Staffing

Should Full-Time Staff Take Outside Work for Extra Income?

By October 8, 2018 No Comments

The question came from one of our clients: What policies do churches put in place for staff wanting to take on “extra jobs?”

Brent Dolfo on our team began to poll a few clients to find their answers. The case Brent heard was specific and particularized to a few staff that had outside business endeavors and multiple speaking opportunities. We also began to curate thoughts from numerous conversations over the years with lead and executive pastors on this and similar topics.

This article serves to form a few generalizations for thinking about this issue. In the coming weeks we will turn this into a downloadable resource that leaders can use as a guide to develop their own policies for staff members. At the end of this post you can sign up to be notified when the resource is ready.

First, a few caveats: Leadership Network or the author is not providing any legal advice or counsel. All employment agreements and policies should be cleared with the church’s attorney. This post is merely descriptive based on a review of current churches policies and conversations with leaders. Every state/province could have rules that prohibit churches from interfering with an employee’s choice in these matters whereas other states/provinces could allow some restrictions.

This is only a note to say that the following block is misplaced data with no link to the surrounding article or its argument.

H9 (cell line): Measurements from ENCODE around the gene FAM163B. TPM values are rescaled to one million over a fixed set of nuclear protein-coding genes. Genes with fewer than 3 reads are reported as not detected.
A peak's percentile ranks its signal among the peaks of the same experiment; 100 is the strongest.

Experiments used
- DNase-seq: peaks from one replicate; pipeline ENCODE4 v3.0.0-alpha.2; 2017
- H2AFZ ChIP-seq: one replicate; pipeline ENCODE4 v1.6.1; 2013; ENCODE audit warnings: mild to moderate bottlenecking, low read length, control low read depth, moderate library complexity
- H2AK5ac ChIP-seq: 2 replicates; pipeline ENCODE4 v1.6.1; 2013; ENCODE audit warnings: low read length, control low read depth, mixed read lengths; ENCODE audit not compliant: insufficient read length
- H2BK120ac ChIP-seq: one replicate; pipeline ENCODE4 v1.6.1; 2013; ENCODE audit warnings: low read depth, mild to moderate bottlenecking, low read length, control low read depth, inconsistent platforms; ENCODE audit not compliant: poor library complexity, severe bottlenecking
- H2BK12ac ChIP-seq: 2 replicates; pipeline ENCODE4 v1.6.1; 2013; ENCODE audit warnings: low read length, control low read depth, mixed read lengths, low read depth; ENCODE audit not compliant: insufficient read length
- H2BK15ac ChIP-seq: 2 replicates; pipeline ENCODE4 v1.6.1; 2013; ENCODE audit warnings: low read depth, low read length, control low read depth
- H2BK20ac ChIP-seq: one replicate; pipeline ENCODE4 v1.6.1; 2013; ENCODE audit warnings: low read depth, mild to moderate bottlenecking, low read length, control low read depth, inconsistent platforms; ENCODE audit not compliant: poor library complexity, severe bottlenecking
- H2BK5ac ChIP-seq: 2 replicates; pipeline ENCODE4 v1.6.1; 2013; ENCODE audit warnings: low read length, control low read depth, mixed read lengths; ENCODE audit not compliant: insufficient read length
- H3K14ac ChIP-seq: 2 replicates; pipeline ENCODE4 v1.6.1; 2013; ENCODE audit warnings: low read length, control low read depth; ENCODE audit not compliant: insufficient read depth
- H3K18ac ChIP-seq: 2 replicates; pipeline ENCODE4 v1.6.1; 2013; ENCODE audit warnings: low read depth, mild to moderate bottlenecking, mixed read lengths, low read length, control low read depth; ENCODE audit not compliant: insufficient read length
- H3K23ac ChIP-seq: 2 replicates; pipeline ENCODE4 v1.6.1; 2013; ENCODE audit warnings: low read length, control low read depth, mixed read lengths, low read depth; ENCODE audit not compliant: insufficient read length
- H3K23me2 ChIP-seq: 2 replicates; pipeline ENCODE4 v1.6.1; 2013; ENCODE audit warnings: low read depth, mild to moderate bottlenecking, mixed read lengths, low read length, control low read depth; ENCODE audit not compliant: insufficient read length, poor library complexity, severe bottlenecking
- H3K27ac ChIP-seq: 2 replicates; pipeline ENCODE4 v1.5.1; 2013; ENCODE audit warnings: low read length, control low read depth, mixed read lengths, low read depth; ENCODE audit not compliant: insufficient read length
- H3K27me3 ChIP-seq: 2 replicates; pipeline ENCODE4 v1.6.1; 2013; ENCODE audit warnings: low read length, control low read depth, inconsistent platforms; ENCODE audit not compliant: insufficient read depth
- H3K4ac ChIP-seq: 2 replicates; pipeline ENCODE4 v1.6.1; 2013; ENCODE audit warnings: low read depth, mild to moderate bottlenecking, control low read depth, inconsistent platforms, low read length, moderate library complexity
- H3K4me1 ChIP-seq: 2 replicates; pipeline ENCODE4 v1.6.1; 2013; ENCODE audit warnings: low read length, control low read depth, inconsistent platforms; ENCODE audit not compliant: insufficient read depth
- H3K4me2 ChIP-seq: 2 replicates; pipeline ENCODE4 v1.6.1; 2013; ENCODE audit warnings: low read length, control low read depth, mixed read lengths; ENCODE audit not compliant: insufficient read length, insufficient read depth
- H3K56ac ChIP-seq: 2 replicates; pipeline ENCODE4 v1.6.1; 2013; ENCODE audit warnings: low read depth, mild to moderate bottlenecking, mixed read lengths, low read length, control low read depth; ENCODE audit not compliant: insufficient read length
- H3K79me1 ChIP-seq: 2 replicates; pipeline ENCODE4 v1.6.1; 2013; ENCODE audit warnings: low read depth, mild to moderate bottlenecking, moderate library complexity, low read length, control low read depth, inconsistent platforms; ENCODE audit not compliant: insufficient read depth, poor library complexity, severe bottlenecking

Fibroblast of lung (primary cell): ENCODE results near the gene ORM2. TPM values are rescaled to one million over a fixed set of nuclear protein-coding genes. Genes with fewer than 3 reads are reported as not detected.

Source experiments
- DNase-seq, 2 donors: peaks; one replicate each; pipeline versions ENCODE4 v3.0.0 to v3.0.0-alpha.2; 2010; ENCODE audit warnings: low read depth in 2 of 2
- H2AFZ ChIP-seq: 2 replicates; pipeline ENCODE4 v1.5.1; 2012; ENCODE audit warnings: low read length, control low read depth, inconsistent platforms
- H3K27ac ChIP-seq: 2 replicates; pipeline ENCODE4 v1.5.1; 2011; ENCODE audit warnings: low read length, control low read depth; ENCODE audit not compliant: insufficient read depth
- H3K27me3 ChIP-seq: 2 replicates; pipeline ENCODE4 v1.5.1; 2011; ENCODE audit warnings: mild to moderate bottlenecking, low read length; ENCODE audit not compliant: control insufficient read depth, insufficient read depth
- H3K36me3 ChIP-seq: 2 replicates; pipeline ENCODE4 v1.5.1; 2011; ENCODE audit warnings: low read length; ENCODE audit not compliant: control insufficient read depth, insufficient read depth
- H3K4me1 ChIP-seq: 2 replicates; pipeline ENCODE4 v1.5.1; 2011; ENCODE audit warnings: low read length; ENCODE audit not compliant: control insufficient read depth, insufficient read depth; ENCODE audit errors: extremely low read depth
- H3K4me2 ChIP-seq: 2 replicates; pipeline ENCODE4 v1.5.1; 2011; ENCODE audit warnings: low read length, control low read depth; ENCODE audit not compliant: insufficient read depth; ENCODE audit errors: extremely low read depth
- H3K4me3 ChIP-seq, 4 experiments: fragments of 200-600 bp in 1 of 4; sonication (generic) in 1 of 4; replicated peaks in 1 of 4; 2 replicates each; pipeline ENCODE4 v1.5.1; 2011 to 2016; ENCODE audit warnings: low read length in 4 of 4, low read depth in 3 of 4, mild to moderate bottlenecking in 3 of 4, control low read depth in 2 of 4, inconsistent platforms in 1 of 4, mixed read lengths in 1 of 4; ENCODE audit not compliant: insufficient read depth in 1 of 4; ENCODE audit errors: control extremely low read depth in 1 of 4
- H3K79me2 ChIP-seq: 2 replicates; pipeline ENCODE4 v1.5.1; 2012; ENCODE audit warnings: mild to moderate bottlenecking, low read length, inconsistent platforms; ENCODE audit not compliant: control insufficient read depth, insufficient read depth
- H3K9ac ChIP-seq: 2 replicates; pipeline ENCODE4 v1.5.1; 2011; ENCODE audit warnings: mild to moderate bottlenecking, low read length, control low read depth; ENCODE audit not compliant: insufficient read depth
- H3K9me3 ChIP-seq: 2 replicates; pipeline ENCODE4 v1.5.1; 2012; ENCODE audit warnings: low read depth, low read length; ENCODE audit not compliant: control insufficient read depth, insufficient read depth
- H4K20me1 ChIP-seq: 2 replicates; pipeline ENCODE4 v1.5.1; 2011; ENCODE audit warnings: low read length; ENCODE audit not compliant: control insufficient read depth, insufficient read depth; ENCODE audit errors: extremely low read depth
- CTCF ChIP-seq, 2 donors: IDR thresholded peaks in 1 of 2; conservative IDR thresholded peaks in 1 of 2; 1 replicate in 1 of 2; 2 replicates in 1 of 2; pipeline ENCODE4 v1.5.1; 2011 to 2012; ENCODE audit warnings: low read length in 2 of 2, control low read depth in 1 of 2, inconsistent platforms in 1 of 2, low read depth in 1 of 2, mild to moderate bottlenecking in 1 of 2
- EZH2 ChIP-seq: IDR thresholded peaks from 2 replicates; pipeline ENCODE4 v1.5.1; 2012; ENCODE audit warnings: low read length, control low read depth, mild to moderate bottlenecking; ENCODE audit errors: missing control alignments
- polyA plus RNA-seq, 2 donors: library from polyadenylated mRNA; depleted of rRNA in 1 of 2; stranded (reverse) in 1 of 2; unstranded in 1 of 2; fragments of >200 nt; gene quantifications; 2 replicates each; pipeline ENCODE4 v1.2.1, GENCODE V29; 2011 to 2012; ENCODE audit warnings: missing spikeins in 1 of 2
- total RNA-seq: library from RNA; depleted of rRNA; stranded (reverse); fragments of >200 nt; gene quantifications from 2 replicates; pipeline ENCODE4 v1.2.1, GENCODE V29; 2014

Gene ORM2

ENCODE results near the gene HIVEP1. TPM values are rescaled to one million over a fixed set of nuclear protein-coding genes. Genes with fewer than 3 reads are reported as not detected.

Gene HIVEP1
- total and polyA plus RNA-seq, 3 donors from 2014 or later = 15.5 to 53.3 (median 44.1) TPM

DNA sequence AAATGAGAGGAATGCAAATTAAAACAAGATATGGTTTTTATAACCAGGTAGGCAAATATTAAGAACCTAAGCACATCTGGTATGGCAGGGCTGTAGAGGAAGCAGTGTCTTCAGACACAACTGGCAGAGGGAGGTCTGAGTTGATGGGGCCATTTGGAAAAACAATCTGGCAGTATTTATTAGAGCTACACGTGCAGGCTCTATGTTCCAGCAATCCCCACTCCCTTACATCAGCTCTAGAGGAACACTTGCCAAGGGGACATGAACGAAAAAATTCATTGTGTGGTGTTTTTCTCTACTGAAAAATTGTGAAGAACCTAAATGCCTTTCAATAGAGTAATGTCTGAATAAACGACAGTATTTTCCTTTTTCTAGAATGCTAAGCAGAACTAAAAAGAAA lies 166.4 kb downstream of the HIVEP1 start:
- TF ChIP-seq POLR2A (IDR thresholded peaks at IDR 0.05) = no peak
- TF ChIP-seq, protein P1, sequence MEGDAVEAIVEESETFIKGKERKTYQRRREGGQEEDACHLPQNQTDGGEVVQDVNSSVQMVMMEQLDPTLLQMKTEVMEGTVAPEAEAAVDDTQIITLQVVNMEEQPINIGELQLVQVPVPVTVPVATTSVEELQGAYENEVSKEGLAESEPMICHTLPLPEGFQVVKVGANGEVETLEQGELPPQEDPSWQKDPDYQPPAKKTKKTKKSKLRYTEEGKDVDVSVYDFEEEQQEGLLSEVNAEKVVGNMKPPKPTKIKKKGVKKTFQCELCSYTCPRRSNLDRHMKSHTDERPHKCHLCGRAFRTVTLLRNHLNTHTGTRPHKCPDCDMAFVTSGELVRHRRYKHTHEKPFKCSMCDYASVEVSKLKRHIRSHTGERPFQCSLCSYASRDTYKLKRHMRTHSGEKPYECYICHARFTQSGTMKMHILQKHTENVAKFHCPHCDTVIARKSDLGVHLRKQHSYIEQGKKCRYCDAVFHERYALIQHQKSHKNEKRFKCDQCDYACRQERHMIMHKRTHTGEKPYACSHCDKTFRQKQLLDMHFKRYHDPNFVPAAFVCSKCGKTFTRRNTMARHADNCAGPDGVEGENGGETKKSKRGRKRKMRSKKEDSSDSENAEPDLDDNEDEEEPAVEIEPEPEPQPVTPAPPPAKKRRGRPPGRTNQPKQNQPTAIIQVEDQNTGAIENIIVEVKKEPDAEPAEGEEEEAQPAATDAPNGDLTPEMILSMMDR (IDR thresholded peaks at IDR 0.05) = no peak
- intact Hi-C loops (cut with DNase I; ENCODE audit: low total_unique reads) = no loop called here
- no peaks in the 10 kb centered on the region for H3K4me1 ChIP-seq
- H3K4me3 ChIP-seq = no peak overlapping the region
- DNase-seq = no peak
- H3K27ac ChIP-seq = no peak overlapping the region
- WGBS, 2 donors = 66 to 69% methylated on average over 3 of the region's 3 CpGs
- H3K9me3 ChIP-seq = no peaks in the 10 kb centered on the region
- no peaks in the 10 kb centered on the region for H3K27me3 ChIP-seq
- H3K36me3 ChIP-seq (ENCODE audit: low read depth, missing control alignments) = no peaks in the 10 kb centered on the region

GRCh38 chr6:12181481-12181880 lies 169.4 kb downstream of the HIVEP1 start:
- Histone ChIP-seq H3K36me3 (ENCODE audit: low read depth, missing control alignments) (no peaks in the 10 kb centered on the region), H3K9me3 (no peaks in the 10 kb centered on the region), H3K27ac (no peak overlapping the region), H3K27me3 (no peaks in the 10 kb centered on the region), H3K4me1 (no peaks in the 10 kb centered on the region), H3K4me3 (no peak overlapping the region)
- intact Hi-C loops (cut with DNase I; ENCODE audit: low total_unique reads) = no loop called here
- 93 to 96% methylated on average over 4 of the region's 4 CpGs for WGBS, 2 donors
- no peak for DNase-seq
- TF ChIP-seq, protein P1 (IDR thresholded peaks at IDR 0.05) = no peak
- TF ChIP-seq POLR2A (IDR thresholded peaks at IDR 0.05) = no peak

Some Historical Context

It is only in the past 100 years we have seen the advent of multiplication of paid staff positions, even in larger churches. While large churches had 100 years ago had building personnel and administrative staff, key positions that are now full time pastoral or director staff, were once the province of volunteers.

Let’s remember that most churches in the U.S. and Canada have a long tradition of bi-vocational ministry. I these cases ministry leaders were expected to pay their primary bills from other work and ministry was a calling that received some remuneration but not really a “full-time” job. This paper does not address the thousands of pastors who serve in this way across God’s kingdom. We support their efforts. Even today many large churches have dozens of part-time staff that do the work with gladness while employed elsewhere to provide for their needs.

We are instead addressing those larger churches of scale which have dozens of full-time staff and have asked the above question.

Today we live in a different time. Many of the larger churches we serve have large full-time staffs. Some of those are provided for with adequate salary, benefits and working conditions.

Let us assume that all churches are paying adequate living compensations for staff in line with their role, workload and comparable pay. In other words, the “extra side gigs” are not done because the compensations are inadequate to provide for a typical family.

Note: If you need help there, go to our recently released Leadership Network Compensation survey products at www.leadnet.org/salary.